Peter Molyneux's departure from Microsoft and Lionhead sent shockwaves throughout the game industry. Not only had one of the most influential developers of all time ditched the company he founded in 1997, but Fable, a series guided by Molyneux's leadership over eight long years and across two generations of home console, was left without its poster boy.
Why? He left to found Guildford-based start-up 22Cans. "I felt the time was right to pursue a new independent venture," he said in a statement provided by Microsoft. He then took to Eurogamer's forum, free from the shackles of a corporate overlord, to explain further. "I just felt compelled to become an indie developer again," he wrote. And it's clear from his Twitter page that he's already enjoying coding like it's 1989.
But Molyneux wasn't the only developer to leave Lionhead recently. Earlier this month, only a couple of weeks before his departure, a new studio made up of some of the best brains behind the Fable series was announced. They're not as high-profile as Molyneux, nor as well-known, but, arguably, their influence over the Xbox RPG series was even more pronounced.
Another Place Productions is Fable franchise art director John McCormack, technical director Guillaume Portes and executive producer Jeremie Texier, all of whom recently departed the Microsoft-owned studio having played a huge part in Fable's success. These three veterans are led by Dene and Simon Carter, the founders of Big Blue Box and the original creators of Fable.
Another Place Productions aims to create "high-quality, meaningful experiences that will inspire audiences worldwide" - a deliberately vague mission statement for a five-man team operating out of Dene's upstairs living room. Here, in their first interview since the formation of the studio, the Carter brothers reveal why they left Lionhead and Fable behind to, like Molyneux, go it alone.
And so their story begins.
The story of the Carters' exit from Lionhead is the story of Fable's journey from ambitious RPG to blockbuster franchise. In 1998 the pair founded Big Blue Box with a single idea: Fable. But it was Molyneux's Lionhead that took the company on, absorbing it into a collective group of satellite studios to give it the support it needed to blossom - something the Carters did not expect to happen.
It started off as a completely bonkers idea nobody had 100 per cent faith in. We just hoped you weren't smoking too much crack, to use that particular phrase - Dene Carter.
"Our initial aim was to create a massive, very relevant RPG where people who didn't play RPGs would see why this form of gaming was fun, why it could appeal to them despite the fact they maybe never owned a D&D rulebook in their lives," Dene Carter explains.
"Because of the stuff Simon and myself love, John McCormack and most of the other people at Big Blue Box and Lionhead, all of the dark fairy tale stuff was a huge thing. We wanted to get across all of the worlds we loved growing up. The Tim Burton storyteller. That was our initial aim with Fable 1."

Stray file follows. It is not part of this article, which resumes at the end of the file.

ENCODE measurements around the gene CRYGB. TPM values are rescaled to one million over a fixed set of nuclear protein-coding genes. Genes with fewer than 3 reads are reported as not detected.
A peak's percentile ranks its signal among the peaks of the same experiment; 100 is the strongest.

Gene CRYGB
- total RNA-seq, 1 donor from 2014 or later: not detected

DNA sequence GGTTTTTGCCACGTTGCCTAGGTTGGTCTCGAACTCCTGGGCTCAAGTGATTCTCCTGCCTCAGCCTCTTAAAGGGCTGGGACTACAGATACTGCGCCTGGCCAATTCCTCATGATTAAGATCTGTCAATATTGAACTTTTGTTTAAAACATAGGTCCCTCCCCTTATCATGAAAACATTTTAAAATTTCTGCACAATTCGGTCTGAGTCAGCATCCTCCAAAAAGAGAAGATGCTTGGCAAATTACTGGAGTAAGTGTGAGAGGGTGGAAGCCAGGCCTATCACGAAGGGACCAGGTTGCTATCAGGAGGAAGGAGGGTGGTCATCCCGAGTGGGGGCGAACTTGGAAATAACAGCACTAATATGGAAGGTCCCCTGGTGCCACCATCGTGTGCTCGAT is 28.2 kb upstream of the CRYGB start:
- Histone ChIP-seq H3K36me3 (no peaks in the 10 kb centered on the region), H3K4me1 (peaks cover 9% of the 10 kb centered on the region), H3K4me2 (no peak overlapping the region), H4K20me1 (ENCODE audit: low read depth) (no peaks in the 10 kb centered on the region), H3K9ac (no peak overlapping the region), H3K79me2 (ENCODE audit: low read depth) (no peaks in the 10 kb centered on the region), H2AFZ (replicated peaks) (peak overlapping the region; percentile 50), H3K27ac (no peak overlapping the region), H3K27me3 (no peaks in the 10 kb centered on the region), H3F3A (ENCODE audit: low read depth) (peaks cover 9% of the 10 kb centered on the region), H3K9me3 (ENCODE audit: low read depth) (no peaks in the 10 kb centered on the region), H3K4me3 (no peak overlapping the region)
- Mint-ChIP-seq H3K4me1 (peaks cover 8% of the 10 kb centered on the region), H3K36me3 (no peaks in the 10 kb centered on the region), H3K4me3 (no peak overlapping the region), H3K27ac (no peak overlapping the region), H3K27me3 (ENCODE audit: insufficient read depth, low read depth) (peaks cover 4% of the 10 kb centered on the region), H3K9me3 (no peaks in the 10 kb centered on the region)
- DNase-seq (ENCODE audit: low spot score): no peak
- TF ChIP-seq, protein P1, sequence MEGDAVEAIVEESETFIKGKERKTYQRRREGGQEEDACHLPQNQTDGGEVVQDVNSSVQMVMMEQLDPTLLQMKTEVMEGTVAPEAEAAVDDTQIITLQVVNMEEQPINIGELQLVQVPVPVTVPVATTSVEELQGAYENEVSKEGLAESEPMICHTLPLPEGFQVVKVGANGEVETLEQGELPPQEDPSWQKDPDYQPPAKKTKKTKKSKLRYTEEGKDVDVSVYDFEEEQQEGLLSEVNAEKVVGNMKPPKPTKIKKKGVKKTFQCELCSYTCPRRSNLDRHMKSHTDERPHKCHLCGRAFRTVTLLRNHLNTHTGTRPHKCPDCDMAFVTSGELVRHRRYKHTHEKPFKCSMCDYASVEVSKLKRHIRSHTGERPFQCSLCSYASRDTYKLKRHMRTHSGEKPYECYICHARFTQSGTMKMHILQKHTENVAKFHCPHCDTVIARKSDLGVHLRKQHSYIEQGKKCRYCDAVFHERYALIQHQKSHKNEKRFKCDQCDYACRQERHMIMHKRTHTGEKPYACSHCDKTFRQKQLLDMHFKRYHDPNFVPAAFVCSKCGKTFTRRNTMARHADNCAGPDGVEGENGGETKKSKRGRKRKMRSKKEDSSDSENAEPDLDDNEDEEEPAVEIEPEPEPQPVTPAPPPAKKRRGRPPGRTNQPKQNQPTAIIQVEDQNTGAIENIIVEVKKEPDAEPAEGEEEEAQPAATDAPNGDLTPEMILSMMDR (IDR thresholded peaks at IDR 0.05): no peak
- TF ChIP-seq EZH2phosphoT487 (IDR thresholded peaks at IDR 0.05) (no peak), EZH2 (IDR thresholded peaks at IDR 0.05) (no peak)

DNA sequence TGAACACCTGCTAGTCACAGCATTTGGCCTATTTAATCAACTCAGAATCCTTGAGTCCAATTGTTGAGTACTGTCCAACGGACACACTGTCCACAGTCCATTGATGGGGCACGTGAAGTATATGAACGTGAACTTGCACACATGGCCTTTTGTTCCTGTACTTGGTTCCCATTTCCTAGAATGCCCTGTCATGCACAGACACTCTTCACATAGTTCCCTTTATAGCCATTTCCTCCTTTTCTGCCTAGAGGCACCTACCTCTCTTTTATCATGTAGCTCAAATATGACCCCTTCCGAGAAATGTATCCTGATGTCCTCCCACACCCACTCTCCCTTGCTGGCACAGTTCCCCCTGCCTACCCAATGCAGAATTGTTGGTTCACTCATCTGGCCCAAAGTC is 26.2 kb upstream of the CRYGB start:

Fable 1 launched on Xbox in 2004 and wowed gamers with its reactive world and quintessentially British tone. It went on to sell two million units, success that meant the inevitable: a sequel.
"By Fable 2, it was more about, what can we throw around, what can we move, what can we shake up to make it fresh now we knew this was a successful brand, without breaking it?" Dene explains. "So we played around with the idea of getting rid of death and seeing what that did to gameplay, improving things like the sizes of the landscape, improving the social stuff in the towns, giving you more reasons to own property, all that kind of stuff."
Fable 2 launched on Xbox 360 in 2008 and sold around 3.5 million copies - another gargantuan hit. With the increased success Microsoft, its new owner, craved, Lionhead was tasked with creating Fable 3 for release in 2010.
No-one at Big Blue Box could have predicted how big Fable would become. "It started off as a completely bonkers idea nobody had 100 per cent faith in," Dene remembers. "We just hoped you weren't smoking too much crack, to use that particular phrase. Then when it was proven to be a viable series, it was more a case of making sure we didn't disappoint people. Once people start saying, 'I love it!' you think, 'Right, I've got to make another one of those and I mustn't mess it up too much.'"
That's a hell of a lot of Fable.
By Christmas 2010, Lionhead had released three major Fable games in six years, not to mention spin-off Fable: The Lost Chapters, Black & White 2 and The Movies. That's a lot of Fable - enough Fable, perhaps, for anybody, and certainly enough Fable for the Carters.